In the past, Gyimah has argued that the main outcome from higher education is to improve employment outcomes and that diversity of provision, with a particular focus on part-time, was key to deliver this. However, since the introduction of the new loans regime, which saw an increase in fees and loans for part-time education, the sector has seen a drop of 47% in part-time students. Therefore, any funding review will need to look at the funding of part-time education.
OfS, regulation and quality
Toby Young’s appointment and subsequent resignation has obscured a plethora of issues with the new regulator. Shaped very much as an ideological device to support the functioning of the market, recent months have seen the addition of numerous tasks that require a more hands-on role. Grade inflation and free speech are just the more visible aspect of a general feeling that the government might prefer more sector levers than HERA anticipated.
It is worth remembering that OfS also absorbs the functions of OFFA, regarding access and widening participation. The sole focus of this work appears to be on Access agreements, with the OfS tasked with developing risk-based innovations to improve participation. How this function develops in light of recent criticisms about the government’s record on social mobility will be key.
To say the OfS has had a troubled start is an understatement – and the lengthy, complex, regulatory framework has been far from popular. There are two safe pairs of hands as Chair and CEO, but there are many issues around what OfS regulation will look and feel like – for instance, does anyone seriously believe that real-time data will be available in the near future?
With Greg Clark somehow remaining at BEIS the distinctly underwhelming industrial strategy remains the order of the day, and it will be Gyimah’s role to argue for a central place for higher education in delivering skills and R&D goals. Jo Johnson was successful in establishing the principle of linking interdisciplinary research funding to government priorities, and the sector would love to see this continue. Research and development is seen as key to unlocking the UK productivity puzzle, so to a certain extent, this should mean pushing on an open door.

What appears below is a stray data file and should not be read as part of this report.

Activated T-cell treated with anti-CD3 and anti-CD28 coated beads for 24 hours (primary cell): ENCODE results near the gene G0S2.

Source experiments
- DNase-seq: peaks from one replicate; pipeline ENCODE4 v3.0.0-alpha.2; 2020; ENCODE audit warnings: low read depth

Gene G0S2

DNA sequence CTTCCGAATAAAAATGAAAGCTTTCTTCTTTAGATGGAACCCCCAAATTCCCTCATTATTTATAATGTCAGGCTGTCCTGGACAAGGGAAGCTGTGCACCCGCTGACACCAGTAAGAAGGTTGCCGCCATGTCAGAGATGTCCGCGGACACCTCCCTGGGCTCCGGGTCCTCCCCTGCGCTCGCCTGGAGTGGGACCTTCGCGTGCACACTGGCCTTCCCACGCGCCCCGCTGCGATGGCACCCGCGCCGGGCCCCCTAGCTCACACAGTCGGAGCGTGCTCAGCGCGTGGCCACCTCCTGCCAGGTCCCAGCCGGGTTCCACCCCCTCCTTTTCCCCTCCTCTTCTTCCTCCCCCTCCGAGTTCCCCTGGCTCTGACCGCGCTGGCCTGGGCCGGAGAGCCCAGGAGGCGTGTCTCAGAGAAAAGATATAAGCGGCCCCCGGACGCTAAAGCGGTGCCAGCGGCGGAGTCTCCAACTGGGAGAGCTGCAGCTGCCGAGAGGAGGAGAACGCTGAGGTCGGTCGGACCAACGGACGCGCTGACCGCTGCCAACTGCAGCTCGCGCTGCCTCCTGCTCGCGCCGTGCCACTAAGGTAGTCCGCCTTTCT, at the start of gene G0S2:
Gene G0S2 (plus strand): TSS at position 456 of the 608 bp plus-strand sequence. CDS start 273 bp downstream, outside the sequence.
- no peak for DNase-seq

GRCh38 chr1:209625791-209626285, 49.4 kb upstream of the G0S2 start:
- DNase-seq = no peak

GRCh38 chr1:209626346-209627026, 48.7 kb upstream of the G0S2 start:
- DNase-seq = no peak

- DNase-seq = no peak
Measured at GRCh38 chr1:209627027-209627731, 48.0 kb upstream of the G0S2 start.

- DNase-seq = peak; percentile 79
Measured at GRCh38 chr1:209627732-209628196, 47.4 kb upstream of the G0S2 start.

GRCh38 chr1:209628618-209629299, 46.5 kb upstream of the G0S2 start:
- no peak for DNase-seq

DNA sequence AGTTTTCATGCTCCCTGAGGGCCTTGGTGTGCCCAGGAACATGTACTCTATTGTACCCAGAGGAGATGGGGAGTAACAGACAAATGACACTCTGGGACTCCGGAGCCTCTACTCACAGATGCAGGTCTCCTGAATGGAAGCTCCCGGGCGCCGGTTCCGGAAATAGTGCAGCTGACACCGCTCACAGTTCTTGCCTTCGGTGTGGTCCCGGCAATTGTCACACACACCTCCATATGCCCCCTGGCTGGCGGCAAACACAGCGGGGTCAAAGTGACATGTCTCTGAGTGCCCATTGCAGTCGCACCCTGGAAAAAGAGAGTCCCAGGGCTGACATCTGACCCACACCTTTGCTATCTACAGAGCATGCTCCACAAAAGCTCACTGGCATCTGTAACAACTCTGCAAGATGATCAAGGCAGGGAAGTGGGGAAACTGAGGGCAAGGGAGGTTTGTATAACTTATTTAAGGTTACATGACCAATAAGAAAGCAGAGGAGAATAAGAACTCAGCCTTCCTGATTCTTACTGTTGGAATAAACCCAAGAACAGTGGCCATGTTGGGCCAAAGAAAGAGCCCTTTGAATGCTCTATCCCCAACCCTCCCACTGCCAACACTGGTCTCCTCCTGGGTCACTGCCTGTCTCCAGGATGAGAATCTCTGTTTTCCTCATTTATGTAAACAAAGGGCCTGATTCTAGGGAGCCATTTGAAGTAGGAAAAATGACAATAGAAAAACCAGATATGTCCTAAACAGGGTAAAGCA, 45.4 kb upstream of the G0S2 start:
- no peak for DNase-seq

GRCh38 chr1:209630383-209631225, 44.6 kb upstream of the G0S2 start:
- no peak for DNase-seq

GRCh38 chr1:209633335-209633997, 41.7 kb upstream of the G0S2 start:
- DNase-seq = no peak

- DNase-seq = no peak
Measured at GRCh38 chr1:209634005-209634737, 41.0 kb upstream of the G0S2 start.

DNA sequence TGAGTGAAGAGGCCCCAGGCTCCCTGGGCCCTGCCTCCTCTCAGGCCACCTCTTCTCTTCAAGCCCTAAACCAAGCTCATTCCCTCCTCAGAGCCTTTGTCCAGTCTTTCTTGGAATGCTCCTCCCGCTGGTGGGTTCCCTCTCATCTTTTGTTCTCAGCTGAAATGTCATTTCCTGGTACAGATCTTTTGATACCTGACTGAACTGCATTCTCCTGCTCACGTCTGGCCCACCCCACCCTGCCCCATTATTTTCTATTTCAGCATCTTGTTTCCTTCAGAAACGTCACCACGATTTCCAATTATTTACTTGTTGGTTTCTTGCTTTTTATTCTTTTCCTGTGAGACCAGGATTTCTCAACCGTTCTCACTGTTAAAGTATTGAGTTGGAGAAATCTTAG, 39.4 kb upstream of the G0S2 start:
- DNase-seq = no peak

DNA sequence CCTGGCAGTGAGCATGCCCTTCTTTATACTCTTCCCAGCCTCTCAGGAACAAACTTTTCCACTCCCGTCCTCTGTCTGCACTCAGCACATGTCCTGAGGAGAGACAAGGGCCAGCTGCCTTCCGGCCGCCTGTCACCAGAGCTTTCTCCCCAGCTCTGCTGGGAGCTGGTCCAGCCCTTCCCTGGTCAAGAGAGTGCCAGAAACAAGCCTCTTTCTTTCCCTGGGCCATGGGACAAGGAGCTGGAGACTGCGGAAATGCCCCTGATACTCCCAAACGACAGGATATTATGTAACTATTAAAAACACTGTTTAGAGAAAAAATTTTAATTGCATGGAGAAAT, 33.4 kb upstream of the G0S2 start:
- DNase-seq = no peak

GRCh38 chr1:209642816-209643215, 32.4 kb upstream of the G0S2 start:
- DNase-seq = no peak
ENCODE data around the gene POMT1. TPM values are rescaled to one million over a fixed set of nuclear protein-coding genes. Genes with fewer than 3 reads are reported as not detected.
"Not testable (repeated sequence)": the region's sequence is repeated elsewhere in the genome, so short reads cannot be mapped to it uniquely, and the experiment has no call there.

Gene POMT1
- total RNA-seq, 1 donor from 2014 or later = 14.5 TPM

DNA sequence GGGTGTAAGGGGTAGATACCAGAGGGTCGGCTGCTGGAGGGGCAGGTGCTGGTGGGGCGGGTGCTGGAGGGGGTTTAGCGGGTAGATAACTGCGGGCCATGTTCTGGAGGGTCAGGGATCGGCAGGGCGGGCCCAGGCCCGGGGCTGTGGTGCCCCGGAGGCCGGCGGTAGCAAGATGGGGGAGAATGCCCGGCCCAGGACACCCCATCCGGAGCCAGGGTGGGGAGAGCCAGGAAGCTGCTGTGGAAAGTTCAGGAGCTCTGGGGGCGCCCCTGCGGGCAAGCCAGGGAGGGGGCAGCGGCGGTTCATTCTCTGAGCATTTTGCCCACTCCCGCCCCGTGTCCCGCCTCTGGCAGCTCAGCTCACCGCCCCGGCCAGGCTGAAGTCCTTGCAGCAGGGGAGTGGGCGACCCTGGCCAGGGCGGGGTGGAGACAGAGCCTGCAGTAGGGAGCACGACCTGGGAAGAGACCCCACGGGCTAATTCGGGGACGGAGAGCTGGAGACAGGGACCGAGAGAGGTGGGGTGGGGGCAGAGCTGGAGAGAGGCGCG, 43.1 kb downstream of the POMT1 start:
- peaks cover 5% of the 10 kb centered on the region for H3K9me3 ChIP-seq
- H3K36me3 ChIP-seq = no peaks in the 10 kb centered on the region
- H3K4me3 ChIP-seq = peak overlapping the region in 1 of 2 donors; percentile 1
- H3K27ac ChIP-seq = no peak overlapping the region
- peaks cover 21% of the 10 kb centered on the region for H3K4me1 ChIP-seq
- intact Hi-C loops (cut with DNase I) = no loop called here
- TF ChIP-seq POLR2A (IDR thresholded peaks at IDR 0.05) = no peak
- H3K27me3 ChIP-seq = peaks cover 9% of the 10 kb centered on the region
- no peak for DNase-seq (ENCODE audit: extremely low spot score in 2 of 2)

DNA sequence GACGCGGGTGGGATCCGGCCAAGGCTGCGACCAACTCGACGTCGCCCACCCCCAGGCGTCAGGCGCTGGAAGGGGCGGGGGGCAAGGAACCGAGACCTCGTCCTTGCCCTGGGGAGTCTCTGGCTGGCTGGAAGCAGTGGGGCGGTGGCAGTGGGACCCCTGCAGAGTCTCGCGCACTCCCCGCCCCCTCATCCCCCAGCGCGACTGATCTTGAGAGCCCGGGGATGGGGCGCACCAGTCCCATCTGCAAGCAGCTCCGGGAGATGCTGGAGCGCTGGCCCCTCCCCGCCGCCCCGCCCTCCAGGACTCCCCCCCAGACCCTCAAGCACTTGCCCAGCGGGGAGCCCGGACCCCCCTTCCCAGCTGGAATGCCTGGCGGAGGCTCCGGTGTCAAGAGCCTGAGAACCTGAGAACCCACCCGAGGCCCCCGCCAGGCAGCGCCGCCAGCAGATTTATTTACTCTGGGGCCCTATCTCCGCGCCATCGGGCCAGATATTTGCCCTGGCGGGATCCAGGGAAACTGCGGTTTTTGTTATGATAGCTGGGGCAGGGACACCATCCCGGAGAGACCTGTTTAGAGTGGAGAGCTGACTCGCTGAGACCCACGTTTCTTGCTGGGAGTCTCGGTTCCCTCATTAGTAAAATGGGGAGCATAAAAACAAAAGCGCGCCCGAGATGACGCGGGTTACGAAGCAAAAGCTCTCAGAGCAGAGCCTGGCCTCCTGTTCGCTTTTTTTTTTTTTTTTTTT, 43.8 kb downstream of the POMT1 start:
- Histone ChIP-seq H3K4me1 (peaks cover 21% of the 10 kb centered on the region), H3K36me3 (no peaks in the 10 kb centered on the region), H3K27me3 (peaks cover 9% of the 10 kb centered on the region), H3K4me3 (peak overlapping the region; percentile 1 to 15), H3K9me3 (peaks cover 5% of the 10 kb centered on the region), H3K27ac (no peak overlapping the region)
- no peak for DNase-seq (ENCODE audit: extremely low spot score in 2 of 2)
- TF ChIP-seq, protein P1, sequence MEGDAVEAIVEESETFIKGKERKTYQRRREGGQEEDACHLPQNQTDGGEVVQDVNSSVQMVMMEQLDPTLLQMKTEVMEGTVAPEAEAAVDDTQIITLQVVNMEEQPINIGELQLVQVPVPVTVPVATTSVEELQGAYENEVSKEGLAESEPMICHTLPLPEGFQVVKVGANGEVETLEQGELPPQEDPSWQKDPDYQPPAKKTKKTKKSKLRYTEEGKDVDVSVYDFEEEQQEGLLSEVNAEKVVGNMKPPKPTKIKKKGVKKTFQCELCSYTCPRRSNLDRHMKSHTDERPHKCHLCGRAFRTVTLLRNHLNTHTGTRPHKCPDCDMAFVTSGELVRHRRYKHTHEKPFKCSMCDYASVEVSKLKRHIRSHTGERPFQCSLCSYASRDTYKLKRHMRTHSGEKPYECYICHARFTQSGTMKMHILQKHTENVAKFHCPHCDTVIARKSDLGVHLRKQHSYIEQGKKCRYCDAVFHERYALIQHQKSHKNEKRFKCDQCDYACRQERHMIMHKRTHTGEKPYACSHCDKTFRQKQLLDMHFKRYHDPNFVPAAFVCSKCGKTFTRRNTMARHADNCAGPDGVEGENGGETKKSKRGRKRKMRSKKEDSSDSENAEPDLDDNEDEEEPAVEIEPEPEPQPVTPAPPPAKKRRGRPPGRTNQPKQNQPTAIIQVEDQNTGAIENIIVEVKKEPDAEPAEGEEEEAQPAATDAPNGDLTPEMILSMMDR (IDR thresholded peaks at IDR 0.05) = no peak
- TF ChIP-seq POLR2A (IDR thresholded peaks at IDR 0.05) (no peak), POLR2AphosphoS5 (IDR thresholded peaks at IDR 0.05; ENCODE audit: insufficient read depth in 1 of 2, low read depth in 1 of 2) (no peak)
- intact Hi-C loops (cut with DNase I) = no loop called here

KEF and industry links
The Knowledge Exchange Framework was – let’s be frank – a nonsensical rebranding of existing metrics in pursuit of a headline. There’s no need to push through changes to the way the well-regarded Higher Education Innovation Fund (HEIF) works, and no need to incentivise institutions that could not be keener to supplement research income from the commercial sector. With Innovate UK now safely tucked underneath UKRI, and the rise of the impact agenda in REF, there is scope to support interlinkages on a much more sophisticated level than another league table proxy.
Concerns about a brain-drain are growing, with reports of 2,300 EU nationals leaving the sector — supporting the claim that the UK will welcome the “brightest and best”. There’s a similar story about international student recruitment, and although Jo Johnson has done a good job for the sector on this issue, it has often put him at odds with senior Conservatives and the general public.
Delicate negotiations regarding access to Horizon 2020 funding and co-regulation around nuclear and medical science research will make Gyimah’s gentle “remain” leaning much more visible. He’ll need to decide whether his loyalty lies with the party that decides his career progression or the sector. Jo Johnson was unafraid to take the risk where needed – but will the new man do the same?
VC pay and free speech
VC pay is both an easy win in the populist press and a policymaking headache – the same could be said for the endless permutations of the free speech debate. In recent months, Johnson has attempted to play to the wider crowd – making headline-grabbing announcements that dissolved on contact with the letter of the law.
OfS does not have any real power in either sphere, but the temptation for the minister to pretend that they do may be overwhelming given the friendly headlines the issues can generate. The extent to which Gyimah runs with these issues is entirely down to him, and how he picks them up now will say a lot about the character of his tenure as universities minister.
This is getting messy. Halving the weight given to the actual expressed opinion of students, trailing subject level assessments in secret, and bringing in arbitrary degree inflation measures and historic salary data – the Teaching Excellence Framework we knew and didn’t really like has become something of a monster. It’s now arguably far more about the overall historical performance of the sector in delivering well-paid graduates than it is about measuring excellent teaching.
The changes between year 2 and 3 are such that it is no longer even safe to pretend that the two sets of awards will be comparable. Despite concerted behind-the-scenes lobbying from HEFCE, the award has repeatedly been tweaked to catch headlines and address issues of the day. It will not be surprising if next year’s planned independent review of TEF is brought forward to put things back on an even keel and enable the government to make clear-sighted decisions about its future.
Publish the Student Income and Expenditure Survey 2014-15
Seriously, it was meant to be out in the summer. It’s been written. The Welsh government has already published its version. We’d like to know how students are spending their money. Publish it.